Bear with me.

There is a saying - Publishing is a business, writing an art. The two will never completely see eye-to-eye. Sure some writers work on commercial principles, writing, as much as it is possible to do so, for the market. They focus on commercial titles which have a greater chance of selling in volume. Of course there are no guarantees. All writers take a risk that their fall in the forest will be unheard. Some of us write stories that try to answer some other need. At first publication is the yardstick of our success. And if we are published, then sales, further publication and perhaps even short-listings and awards become the new yardsticks. All of us want to be heard. We crave a receiver for our sound. The more receivers the better. It's our greatest fear. That we aren't real if no one hears our voice.

But hang on ... just backing the truck up here. That tree created sound. Celebrate the act of creation folks. Cos humanity sometimes gets a little caught up with the measures of things rather than the creation itself. What is the object of our pursuit? The commerce? Or the creation? Personally I think it's cool to seek both. On the whole, we are social creatures who like to share what we do. I need a way to show others (publication) and understandably I hope they enjoy it (sales, short-listings). And if I'm honest I personally find the measures highly desirable. My ego likes a good stroking as much as the next person does. So what happens when the gap between strokes widens? Truth is, the only thing you can control is what you produce. You can't control the publishers, the market place, the readers, so focus on the product. In some ways I can't even control that. If there is a switch inside my brain that would allow me to stop the urge to write I am yet to find it. So I am bound to keep creating. If no one is listening I intend to focus my attention on making the sounds regardless. Gotta make the best tree-falling noises I can. And just gotta be a tree that can keep getting back up again ;-)


Wednesday, June 10, 2015

Finalists Announced

The finalists for the 2015 New Zealand Book Awards for Children and Young Adults have been announced. Check out this awesome bunch of books!

Picture Books
  • Construction, Sally Sutton and Brian Lovelock, Walker Books Australia
  • I Am Not a Worm, Scott Tulloch, Scholastic New Zealand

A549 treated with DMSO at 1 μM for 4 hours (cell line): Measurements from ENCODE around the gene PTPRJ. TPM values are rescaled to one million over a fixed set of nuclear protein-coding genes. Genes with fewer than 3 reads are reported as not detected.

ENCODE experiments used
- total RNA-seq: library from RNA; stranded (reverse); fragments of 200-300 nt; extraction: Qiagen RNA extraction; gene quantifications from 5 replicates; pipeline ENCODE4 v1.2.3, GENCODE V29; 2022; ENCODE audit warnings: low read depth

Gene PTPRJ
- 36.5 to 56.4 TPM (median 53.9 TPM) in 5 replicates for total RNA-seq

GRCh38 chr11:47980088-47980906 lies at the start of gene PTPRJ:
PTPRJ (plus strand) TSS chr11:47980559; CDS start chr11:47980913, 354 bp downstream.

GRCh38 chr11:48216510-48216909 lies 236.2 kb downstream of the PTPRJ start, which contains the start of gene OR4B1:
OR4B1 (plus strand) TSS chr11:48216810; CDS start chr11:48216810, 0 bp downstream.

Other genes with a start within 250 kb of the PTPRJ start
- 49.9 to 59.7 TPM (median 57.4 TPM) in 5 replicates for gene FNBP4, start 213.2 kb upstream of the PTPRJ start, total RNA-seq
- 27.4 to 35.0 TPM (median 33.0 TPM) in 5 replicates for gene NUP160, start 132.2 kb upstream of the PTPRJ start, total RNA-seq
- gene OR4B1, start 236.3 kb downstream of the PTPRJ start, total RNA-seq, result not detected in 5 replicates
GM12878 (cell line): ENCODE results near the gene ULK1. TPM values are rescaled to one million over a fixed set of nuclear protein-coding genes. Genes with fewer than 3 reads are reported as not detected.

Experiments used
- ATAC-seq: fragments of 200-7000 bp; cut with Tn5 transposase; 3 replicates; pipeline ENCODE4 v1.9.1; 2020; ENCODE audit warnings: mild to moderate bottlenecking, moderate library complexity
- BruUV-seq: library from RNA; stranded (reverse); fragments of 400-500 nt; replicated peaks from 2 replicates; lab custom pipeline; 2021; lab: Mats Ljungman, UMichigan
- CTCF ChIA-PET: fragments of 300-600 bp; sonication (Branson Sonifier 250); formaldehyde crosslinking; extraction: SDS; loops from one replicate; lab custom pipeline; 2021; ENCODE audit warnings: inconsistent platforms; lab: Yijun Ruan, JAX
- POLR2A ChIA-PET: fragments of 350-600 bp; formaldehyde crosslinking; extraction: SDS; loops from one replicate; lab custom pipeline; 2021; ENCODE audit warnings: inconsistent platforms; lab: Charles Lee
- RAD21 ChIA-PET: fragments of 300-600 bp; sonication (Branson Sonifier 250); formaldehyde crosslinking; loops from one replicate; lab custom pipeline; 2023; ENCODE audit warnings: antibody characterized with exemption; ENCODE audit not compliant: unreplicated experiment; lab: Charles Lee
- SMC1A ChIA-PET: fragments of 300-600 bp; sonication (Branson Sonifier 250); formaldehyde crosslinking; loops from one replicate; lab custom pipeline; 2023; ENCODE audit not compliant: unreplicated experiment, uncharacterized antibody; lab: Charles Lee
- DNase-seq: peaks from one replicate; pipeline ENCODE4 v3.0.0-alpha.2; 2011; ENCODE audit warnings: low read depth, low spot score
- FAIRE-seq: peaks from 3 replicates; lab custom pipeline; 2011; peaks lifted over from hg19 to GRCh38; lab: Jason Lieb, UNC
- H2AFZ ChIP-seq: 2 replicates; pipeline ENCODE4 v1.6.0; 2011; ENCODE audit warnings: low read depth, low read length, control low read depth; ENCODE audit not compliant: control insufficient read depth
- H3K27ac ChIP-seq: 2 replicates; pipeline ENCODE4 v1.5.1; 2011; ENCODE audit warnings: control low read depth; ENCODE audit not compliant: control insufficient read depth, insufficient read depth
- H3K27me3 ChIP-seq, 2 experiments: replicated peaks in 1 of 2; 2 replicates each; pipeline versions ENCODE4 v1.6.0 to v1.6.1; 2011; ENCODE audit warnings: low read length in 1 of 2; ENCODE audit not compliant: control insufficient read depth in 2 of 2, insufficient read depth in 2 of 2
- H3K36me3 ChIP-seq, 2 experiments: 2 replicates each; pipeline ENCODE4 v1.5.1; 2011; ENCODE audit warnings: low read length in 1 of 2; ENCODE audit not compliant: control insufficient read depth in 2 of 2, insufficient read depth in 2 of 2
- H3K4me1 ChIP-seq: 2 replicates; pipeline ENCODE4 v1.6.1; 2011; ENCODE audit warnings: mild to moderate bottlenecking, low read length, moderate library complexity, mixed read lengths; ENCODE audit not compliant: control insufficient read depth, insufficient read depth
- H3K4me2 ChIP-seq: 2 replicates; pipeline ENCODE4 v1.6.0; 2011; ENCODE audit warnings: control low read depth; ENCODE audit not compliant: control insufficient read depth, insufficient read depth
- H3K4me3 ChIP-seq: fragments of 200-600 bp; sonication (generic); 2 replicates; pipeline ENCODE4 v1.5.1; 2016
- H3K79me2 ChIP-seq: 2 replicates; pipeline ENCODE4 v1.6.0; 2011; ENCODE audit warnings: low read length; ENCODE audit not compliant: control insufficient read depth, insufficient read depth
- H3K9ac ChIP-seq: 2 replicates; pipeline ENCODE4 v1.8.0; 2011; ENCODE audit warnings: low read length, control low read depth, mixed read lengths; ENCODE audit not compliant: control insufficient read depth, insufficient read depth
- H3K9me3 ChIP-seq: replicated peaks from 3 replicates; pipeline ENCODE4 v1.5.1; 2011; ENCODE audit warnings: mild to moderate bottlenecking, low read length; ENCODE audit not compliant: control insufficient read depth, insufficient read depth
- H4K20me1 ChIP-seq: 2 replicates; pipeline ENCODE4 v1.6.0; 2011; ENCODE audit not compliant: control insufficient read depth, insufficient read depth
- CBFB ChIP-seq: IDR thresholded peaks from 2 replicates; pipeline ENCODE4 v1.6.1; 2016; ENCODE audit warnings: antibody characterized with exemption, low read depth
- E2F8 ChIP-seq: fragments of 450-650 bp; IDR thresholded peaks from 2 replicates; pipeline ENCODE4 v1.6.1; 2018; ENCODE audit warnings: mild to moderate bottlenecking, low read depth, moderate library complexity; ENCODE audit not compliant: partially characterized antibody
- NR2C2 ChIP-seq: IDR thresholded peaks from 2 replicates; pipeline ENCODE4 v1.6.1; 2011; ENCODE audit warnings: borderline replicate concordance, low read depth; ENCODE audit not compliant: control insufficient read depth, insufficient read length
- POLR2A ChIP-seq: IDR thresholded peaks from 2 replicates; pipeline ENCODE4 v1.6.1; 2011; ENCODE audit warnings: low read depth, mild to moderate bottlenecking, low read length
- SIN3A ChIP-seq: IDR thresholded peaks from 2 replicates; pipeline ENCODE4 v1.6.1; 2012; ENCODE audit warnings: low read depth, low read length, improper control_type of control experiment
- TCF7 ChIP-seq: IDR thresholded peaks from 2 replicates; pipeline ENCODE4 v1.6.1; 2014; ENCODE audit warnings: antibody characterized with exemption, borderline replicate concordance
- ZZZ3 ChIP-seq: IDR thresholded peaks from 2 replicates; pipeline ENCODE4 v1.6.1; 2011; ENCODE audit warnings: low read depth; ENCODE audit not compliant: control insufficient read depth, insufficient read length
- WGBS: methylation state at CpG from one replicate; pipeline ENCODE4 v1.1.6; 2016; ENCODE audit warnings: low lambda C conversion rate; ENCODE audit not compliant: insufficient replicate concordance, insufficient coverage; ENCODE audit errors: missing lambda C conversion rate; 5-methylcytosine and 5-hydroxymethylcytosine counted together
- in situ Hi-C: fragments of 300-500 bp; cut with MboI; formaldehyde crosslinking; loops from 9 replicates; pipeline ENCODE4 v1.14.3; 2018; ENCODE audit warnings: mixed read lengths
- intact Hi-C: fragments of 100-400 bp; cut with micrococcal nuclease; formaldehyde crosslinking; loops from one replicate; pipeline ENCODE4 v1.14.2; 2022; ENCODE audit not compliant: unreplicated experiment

• Jim’s Letters, Glyn Harper and Jenny Cooper, Penguin Random House
  • Keys, Sasha Cotter and Joshua Morgan, Huia Publishers
  • Little Red Riding Hood . . . Not Quite, Yvonne Morrison and Donovan Bixley, Scholastic New Zealand
Non-Fiction
  • Ghoulish Get-Ups: How to Create Your Own Freaky Costumes, Fifi Colston, Scholastic New Zealand
  • Māori Art for Kids, Julie Noanoa and Norm Heke, Craig Potton Publishing
  • Mōtītī Blue and the Oil Spill, Debbie McCauley and Sarah Elworthy, Mauao Publishing
  • The Book of Hat, Harriet Rowland, Makaro Press/Submarine
  • Under the Ocean: explore & discover New Zealand’s sea life, Gillian Candler and Ned Barraud, Craig Potton Publishing
Junior Fiction
  • Conrad Cooper’s Last Stand, Leonie Agnew, Penguin Random House/Puffin
  • Dragon Knight: Fire!, Kyle Mewburn and Donovan Bixley, Scholastic New Zealand
  • Monkey Boy, Donovan Bixley, Scholastic New Zealand
  • The Island of Lost Horses, Stacy Gregg, HarperCollins
  • The Pirates and the Nightmaker, James Norcliffe, Penguin Random House/Longacre Child
Young Adults
  • I Am Rebecca, Fleur Beale, Penguin Random House
  • Night Vision, Ella West, Allen & Unwin
  • Recon Team Angel: Vengeance, Brian Falkner, Walker Books Australia
  • Singing Home the Whale, Mandy Hager, Penguin Random House
  • While We Run, Karen Healey, Allen & Unwin
Māori Language Award
  • Hoiho Paku, Stephanie Thatcher and Ngaere Roberts, Scholastic New Zealand
  • Nga Ki, Sasha Cotter and Joshua Morgan, Huia Publishers (translation ofKeys, a finalist in the Picture Book category)

This year we also have finalists for Children's Choice as selected by young readers themselves - a wonderful new development in these book awards.

Voting for the Children’s Choice opens on Tuesday, 9 June and closes on Friday, 31 July. This year there will be a winner in each category. Anyone 18 and under can go and vote here.
Children's Choice - Picture Books
  • I am not a Worm by Scott Tulloch - Scholastic NZ
  • Little Red Riding Hood ….Not Quite  by Yvonne Morrison & Donovan Bixley - Scholastic NZ
  • The Anzac Puppy by Peter Millett & Trish Bowles - Scholastic NZ
  • Doggy Ditties from A to Z by Jo van Dam & Myles Lawford - Scholastic NZ
  • Marmaduke Duck on the Wide Blue Seas by Juliette MacIver & Sarah Davis - Scholastic NZ
Children's Choice - Junior Fiction